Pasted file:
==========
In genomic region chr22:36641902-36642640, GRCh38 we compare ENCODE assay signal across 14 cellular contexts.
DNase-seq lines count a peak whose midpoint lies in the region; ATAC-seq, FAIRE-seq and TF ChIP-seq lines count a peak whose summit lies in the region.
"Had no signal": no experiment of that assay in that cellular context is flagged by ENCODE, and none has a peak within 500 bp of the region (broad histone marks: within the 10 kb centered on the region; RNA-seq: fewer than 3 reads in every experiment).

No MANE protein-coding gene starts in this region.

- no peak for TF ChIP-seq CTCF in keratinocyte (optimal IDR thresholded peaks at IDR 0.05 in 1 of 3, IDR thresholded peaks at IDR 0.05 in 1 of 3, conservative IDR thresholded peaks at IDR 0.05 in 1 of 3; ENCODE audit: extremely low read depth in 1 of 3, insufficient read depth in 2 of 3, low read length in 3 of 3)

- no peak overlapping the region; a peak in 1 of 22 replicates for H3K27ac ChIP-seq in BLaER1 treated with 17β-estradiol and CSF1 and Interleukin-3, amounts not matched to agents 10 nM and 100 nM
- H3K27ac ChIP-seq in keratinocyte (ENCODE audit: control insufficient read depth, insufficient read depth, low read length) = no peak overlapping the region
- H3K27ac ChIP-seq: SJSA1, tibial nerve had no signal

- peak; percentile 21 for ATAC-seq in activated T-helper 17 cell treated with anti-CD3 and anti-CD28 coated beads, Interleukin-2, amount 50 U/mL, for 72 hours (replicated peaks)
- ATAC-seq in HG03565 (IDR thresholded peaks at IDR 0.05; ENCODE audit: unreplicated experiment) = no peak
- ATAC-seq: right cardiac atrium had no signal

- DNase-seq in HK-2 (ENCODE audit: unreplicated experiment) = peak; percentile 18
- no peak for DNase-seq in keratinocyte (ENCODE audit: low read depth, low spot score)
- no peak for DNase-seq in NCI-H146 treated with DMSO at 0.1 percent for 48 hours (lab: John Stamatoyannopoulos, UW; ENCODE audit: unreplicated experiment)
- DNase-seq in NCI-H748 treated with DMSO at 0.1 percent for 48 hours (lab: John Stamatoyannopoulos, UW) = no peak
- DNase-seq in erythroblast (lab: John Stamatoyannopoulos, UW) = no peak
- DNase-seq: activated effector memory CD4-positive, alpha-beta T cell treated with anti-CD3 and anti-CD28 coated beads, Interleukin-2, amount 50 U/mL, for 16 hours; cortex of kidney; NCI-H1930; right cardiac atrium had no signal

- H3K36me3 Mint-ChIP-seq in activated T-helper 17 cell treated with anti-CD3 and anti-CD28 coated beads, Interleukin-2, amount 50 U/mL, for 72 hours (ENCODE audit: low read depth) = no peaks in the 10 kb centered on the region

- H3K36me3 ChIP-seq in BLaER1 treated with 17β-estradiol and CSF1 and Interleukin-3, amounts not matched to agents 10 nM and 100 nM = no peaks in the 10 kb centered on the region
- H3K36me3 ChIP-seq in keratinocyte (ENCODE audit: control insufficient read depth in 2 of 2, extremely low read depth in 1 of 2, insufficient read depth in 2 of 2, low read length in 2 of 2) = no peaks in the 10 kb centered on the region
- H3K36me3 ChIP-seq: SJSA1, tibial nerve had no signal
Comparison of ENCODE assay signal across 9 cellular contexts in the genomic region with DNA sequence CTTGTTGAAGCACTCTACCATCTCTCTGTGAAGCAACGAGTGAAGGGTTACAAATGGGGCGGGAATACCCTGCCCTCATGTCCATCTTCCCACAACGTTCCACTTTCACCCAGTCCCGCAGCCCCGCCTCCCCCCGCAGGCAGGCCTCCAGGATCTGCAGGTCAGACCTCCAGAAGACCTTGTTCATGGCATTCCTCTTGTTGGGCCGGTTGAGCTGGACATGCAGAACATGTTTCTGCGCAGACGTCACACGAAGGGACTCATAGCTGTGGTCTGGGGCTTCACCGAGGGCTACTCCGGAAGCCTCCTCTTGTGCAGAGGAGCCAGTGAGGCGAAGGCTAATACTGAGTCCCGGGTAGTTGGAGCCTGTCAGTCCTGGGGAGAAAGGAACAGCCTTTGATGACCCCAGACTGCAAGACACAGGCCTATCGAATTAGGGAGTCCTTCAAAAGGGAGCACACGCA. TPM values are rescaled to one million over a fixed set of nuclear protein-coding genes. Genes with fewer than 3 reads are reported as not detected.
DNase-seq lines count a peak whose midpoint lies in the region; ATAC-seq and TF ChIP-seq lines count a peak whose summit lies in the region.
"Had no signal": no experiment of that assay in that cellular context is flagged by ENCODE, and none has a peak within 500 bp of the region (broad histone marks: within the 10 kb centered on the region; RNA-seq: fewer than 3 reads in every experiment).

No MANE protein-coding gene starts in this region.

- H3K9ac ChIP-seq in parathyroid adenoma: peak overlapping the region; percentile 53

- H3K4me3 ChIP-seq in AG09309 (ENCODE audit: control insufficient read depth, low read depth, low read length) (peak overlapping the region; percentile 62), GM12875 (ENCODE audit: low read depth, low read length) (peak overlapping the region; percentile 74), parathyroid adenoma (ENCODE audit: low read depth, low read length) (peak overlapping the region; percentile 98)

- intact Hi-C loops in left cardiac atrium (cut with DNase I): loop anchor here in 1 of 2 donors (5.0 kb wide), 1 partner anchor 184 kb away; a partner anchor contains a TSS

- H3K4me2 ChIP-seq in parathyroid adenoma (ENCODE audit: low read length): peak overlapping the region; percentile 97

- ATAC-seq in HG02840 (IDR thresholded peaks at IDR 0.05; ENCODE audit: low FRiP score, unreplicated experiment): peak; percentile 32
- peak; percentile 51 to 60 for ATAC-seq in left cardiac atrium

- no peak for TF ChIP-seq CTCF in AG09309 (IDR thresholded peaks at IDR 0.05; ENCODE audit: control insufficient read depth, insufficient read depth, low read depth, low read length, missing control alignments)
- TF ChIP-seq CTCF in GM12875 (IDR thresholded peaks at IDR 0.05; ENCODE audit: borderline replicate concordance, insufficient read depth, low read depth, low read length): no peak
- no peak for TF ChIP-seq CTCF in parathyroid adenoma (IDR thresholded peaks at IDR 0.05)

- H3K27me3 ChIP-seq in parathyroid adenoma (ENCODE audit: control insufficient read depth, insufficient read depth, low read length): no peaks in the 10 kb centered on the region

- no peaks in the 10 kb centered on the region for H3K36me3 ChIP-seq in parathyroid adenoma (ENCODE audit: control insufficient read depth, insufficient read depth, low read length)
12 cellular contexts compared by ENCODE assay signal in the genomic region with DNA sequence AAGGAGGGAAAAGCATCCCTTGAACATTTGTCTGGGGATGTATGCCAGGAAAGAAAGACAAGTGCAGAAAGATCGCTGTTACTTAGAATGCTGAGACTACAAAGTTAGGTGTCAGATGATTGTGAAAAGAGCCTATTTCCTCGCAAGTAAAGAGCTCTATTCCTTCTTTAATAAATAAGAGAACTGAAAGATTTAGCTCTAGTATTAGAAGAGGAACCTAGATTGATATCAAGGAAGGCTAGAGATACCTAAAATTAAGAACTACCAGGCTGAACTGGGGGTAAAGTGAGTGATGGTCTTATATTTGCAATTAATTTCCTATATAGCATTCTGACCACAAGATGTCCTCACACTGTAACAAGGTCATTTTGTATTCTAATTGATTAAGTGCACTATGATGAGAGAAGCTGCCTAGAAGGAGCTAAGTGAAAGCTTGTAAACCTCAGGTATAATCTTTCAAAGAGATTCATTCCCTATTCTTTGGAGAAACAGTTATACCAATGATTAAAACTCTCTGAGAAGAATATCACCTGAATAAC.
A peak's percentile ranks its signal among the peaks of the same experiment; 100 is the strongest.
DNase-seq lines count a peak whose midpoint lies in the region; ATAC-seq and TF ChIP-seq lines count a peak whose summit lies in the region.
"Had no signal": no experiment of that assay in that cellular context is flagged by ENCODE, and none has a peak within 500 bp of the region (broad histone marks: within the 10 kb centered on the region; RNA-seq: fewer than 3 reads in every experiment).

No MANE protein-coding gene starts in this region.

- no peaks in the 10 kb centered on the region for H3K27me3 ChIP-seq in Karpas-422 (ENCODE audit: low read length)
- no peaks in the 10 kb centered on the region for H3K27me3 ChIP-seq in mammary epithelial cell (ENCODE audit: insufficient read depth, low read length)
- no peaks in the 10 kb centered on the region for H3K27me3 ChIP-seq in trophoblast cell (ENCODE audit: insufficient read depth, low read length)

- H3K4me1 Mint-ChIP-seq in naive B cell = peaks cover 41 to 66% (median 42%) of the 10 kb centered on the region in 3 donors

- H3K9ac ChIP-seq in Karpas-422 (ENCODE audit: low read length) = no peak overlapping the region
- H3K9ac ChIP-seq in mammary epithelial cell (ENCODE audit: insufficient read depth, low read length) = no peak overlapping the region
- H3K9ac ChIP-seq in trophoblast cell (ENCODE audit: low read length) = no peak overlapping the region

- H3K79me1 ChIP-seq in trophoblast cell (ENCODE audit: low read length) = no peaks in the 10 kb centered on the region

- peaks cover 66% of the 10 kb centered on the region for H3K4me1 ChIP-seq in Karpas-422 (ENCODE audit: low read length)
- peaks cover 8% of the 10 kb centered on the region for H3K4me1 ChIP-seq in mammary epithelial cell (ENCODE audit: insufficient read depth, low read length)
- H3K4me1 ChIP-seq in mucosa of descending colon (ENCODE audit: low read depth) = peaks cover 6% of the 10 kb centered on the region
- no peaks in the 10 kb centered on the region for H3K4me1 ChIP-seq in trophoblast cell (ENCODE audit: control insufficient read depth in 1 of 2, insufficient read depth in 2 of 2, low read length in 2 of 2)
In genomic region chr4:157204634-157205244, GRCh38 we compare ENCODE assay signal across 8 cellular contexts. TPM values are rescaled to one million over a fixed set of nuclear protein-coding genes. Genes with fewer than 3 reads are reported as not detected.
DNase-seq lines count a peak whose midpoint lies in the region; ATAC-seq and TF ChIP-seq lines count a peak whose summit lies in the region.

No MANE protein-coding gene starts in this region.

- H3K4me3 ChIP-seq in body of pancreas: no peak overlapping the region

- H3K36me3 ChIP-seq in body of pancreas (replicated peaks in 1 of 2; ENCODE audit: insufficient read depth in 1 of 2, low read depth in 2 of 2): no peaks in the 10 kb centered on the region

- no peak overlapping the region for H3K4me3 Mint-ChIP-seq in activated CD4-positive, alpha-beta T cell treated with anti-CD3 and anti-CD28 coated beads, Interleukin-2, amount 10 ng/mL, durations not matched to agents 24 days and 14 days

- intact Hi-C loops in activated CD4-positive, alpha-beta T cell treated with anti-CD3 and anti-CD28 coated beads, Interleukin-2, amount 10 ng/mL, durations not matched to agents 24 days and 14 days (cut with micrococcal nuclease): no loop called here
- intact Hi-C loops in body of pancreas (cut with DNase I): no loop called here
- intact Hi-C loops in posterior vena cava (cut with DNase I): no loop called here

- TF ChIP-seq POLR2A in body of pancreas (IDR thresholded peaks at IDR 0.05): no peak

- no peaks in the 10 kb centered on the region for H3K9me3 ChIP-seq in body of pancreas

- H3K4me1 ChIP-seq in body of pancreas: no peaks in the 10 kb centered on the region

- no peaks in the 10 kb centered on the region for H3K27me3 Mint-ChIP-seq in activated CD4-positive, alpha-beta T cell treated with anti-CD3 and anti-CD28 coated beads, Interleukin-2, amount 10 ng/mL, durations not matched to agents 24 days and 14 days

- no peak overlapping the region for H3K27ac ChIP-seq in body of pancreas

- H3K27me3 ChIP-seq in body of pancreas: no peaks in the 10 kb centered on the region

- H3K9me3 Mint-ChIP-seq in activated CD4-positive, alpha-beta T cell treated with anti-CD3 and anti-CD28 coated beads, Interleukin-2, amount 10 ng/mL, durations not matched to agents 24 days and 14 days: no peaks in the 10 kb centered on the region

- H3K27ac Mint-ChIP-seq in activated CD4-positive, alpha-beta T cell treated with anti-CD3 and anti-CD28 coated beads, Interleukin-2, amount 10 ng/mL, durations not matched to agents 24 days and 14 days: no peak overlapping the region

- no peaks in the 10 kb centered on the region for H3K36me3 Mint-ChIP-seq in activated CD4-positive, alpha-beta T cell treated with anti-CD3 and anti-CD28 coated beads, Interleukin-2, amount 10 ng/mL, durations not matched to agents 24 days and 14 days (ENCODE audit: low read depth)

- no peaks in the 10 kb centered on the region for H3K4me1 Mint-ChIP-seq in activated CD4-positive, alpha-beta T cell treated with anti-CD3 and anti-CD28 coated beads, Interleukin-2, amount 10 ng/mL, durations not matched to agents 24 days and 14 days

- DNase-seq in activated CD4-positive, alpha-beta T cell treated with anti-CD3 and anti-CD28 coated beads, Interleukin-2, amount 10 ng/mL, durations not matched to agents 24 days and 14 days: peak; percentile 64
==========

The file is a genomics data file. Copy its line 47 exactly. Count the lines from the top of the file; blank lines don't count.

- H3K9ac ChIP-seq in mammary epithelial cell (ENCODE audit: insufficient read depth, low read length) = no peak overlapping the region